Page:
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Change in Egypt? U.S. and EU Ready to Accept -- with Obama Appearing More Forward-Leaning (01/31)

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Caught off guard by the political explosion in Egypt, the U.S. and the EU have been cautious in taking a public stance as they seek to balance their commitment to promoting democratic politics and fears of fueling unpredictable change with unforeseeable consequences.

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Hungary brings defense of controversial new media law to U.S. audience (01/20)

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Amid the strident furor about media freedom in Europe, Budapest has also started actively defending itself in the U.S. against charges that new Hungarian press laws will restrict reporting and could portend anti-democratic moves on a broader scale.

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Informative snapshot of EU financial authorities starting business on Jan. 1

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Sweeping changes in the EU's financial regulatory architecture went into effect on January 1. Many details, including key personnel appointments, remain to be implemented in the coming months, but the new institutional framework is set. An authoritative and clearly presented outline of this complex new system is available on this page from the website of Clifford Chance, a global law firm based in London (that works extensively on EU matters).

 

--European Affairs

 
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Sudan referendum underscores Western acceptance of partition in extreme cases

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The Sudan’s likely break-up and the emergence of a new nation in the southern part of the country is the latest example of partition enjoying the backing of both the EU and the U.S., a theme discussed in European Affairs last month.

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British defense cuts pose challenges for U.S. – and also for the rest of the EU

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Could cuts in defense spending across the EU establish a collective capability to act autonomously or join the U.S. future military operations? Or will reduced troop and equipment levels across Europe leave the U.S. in a situation where it will have to act alone in expeditionary missions – a situation that many analysts say would jeopardize NATO’s collective future?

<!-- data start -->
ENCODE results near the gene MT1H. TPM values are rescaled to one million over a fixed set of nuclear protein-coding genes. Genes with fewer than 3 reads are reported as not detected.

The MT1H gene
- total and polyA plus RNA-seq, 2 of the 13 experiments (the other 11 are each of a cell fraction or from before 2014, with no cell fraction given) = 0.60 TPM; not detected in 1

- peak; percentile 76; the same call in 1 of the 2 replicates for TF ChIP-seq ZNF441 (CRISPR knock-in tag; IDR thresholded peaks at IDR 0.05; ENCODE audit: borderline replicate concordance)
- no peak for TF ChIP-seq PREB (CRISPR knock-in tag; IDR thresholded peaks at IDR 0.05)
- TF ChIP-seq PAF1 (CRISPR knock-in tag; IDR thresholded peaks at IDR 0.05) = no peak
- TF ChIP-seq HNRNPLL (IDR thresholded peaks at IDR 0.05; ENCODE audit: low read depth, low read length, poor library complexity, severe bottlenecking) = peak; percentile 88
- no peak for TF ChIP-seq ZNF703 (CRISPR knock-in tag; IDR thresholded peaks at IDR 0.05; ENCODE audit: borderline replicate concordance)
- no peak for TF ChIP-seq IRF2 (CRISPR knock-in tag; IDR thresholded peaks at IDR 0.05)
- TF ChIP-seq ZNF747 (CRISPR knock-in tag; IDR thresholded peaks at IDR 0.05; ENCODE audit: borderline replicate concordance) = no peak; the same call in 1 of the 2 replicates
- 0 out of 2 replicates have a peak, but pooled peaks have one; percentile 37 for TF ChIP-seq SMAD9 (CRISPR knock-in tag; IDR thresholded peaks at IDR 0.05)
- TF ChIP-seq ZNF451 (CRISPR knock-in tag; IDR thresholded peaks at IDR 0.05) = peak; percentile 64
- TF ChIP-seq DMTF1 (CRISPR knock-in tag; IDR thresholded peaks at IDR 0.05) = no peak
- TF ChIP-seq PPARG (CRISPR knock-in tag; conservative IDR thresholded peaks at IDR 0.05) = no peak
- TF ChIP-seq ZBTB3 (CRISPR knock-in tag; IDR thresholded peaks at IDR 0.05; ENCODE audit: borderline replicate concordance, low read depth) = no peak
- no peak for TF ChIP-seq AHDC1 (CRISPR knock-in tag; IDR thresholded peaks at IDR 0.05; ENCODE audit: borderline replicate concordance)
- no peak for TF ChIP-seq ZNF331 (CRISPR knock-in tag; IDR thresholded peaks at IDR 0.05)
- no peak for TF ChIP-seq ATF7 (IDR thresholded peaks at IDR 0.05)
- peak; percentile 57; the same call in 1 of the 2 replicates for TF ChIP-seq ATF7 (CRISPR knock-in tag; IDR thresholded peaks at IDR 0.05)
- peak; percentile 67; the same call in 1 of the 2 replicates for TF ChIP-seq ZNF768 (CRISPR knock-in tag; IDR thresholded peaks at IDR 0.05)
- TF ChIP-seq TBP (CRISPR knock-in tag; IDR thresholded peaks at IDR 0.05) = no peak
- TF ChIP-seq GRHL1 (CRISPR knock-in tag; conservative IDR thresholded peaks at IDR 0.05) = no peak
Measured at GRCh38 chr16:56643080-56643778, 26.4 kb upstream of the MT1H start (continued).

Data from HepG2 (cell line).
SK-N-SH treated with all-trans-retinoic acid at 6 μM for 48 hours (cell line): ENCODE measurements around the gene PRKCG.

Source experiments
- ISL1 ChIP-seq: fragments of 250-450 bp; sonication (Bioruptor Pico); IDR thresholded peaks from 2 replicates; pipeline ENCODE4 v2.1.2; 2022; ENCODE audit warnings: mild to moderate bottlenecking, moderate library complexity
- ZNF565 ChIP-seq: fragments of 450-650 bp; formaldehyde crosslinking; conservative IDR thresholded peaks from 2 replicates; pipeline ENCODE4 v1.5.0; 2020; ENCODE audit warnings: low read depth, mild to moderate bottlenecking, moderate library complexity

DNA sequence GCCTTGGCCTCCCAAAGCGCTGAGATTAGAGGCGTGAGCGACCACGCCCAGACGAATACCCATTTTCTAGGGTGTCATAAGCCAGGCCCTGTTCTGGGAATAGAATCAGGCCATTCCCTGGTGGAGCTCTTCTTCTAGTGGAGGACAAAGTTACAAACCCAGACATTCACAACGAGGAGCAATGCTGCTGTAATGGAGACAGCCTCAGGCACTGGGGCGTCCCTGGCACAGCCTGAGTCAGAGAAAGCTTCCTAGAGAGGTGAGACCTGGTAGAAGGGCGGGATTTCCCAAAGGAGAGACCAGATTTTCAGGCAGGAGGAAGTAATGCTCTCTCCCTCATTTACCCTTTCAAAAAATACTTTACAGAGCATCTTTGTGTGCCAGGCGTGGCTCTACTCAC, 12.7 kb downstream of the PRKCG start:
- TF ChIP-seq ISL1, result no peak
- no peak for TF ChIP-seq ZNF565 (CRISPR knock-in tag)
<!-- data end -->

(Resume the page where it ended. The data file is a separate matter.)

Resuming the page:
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A best-case outcome for Euro crisis?

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Europe’s financial troubles will probably lead the EU and the eurozone to a stronger fiscal system – but only after a bumpy ride this year, according to Simon Johnson, a U.S- based economist who has been prescient about the crisis. In his view, the eurozone can weather an intensifying financial whirlwind at the cost of three crucial conditions:

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Despite speculation, EU not set to defy U.S. by lifting arms embargo on China

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Reports of renewed efforts by France and some other member states to modify the EU’s boycott on weapons sales to China have been met with firm denials in Brussels that any change is imminent in the European stance. “The timing is wrong: it would make little difference to Beijing at this point, but it could do real damage in Washington at a moment when Europe might be able to score its biggest-ever transatlantic military sale in the EADS airborne refueling tanker,” according to a European expert. Any shift in favor of the Chinese military would probably arouse a strong anti-European backlash in the new Congress, he said.

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